Last Tuesday, was a very special day for me. When I got into the office, I saw I had a large envelope waiting for me. Right away I knew what it was – my results from the CFP® or certified financial planner exam.
A lot of thoughts rushed through my head once I saw that envelope. Including the classes to sit for the exam, I had studied for about 18 months.
Had the long process of studying for the exam finally come to an end? If I had failed, would I take the exam again in March?
Luckily, once I picked up the envelope I could read through the plastic where my name and address had been. In big bold leaders, I saw the words “Congratulations!”
I quickly ran upstairs to my desk, tore open the envelope and reality finally set in. After 18 months, I had passed the exam. It was over!
I gave a classic Michael Jordan fist pump, might have even yelled a little, and then called to tell my wife and parents the great news.
Passing the CFP Exam®
Passing the CFP® exam, is the biggest accomplishment of my academic career. I never put much work into high school or college. I was fine with showing up and getting a B or C.
I didn’t consider myself to have good or bad study habits because I never studied. In order to pass this exam, I had to learn not only about financial planning but about becoming an effective leaner.
The rest of this post is a detailed guide of my how I studied. Even for anyone not taking any exams, there are still great techniques I found that can help you accelerate your learning.
I had a checklist of what I needed before I began. To make sure I would never have to search for something once I began studying, I organized the following items:
- Full water
- Scratch paper
Before I even picked up my book, this is what I did to get my mind ready to study:
- Breathing routine – 3 minutes – I went through a few basic breathing exercises to relax my mind. I did the following breathing exercises in order: breathe of fire, 4, 7, 8, breath, and slowly inhaled and exhaled for about a minute.
- Visualization – 1 -2 minutes – I visualized passing the exam. In my mind, I would open an envelope, take out a sheet a paper, and see the words congratulations on top. I would then try as hard as I can to imagine the feeling of passing the exam. I would visualize the benefits of passing the exam, including an increase in income, more control of my time, and time to pursue other projects.
- Recalling a Moment of Success - 1 minute – In my mind, I would think back to a specific moment of success in my life. As soon as I had a memory, I tried to recreate how I felt during that moment and what events led up to it as best as I could. Then, I would repeat the word – determination. This was my trigger word. Since everything I have ever done in my life has been because of determination.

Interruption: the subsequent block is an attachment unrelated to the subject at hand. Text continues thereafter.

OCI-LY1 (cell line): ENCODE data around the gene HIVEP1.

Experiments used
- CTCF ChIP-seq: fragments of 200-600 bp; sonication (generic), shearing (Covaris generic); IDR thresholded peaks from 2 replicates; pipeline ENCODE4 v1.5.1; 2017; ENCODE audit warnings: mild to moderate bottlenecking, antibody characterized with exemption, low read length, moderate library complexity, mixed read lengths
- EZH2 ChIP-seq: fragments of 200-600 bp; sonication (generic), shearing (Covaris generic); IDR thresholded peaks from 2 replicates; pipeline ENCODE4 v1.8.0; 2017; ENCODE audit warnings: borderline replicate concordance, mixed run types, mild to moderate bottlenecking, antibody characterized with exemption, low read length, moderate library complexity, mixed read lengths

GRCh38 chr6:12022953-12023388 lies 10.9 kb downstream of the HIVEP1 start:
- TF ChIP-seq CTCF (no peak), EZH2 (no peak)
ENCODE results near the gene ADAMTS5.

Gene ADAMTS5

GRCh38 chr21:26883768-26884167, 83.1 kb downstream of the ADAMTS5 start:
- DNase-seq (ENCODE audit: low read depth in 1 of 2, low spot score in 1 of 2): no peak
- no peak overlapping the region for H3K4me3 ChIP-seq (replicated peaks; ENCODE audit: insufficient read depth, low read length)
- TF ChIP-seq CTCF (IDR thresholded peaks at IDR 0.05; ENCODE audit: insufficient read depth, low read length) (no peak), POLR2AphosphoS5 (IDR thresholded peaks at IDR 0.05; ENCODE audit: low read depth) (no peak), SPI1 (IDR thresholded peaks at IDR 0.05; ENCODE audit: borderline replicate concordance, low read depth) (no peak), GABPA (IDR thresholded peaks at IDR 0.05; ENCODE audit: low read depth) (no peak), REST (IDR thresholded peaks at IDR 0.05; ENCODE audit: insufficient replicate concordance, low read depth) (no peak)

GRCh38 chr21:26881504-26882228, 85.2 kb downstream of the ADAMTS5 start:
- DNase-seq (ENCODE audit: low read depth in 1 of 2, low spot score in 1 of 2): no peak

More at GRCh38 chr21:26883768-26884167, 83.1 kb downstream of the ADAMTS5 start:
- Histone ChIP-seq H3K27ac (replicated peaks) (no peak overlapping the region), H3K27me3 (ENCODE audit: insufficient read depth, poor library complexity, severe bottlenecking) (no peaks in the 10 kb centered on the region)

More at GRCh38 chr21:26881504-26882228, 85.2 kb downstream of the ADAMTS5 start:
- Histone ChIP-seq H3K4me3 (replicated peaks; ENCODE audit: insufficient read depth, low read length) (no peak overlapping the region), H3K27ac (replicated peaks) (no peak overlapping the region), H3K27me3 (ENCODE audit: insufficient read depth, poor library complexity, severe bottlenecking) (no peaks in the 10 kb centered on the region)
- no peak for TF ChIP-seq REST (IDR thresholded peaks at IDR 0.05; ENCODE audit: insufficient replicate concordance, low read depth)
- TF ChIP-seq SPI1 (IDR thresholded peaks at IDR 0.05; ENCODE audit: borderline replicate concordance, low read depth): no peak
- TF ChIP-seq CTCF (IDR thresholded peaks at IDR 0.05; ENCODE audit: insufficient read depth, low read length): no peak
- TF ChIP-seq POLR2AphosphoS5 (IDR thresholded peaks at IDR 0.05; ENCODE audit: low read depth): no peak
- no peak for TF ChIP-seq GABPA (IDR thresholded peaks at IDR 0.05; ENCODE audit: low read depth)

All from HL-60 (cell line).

- Turn on Classical Music – I would go to last.fm and turn on classical music station.
Efficient and Effective Learning Techniques
I could now open my books. I was in a great state of mind to take in new material.
To get as much information into my mind as possible without burning out, I developed a simple procedure of how I studied. I went through this routine twice in the morning and four times at night.
- Set Timer – Set a timer for 25 minutes
- Set Goal – Write one sentence on what I wish to learn in the next 25 minutes.
- Study - Studied for 25 minutes.
- Break – After 25 minutes, I would take a five-minute break. Which included things such as going to bathroom, stepping outside if it was a nice day, splash my face with some cold water, doing very light exercises or stretches.
More Effective Study Tips
My goal was to never be just reading and rereading material. I always tried to involve as many senses as I could in the learning process. Here are a few tricks I used:
- Used Highlighters – I went through a few packs of highlighters while studying. If I didn’t have a highlighter, I made sure I underlined important material with a pen.
- Read Out Loud - I read flashcards and any material I was having trouble with out loud. Now I was reading, speaking, and hearing material instead of just reading.
- Practice Tests – I took as many practice tests as I could. My goal was to get a 100% on every practice tests, even if it meant retaking the test multiple times.
- Fake Lecture - I would stand up in my room and pretend I was lecturing to a group of students sitting on the couch. While this was embarrassing the few times I got walked in on, I felt that since I was teaching the material I had to really grasp the subject.
- No Caffeine – Since I wasn’t allowed to bring any caffeine into the exam, I knew I had to find away to study without it.
- Quizzes – After each page, I would develop a short quiz on the material. Usually just fill in the blanks, definitions, and such. After reading and highlighting through the material, I would take the quiz. If I had succeeded, I would place a check mark on the page to let myself know I understood the material. If I got any of the questions wrong, I didn’t place a check mark on the page. This way I was never wasting time, going over material I already knew.
I only had three hours a day to study. I needed to maximize the time I had. The techniques turned me into an efficient and effective learner. I owe a lot of these techniques to a blog I recently discovered, called Study Hacks. A highly recommended resource for anyone who wants to improve their learning.
At the age of 25, I had to learn how to learn. A bit embarrassing to say, knowing that I just got out of about 16 years of traditional education. However, without these techniques I would not have passed this exam.
In the comments, please mention any effective exam study tips you have used in the past.
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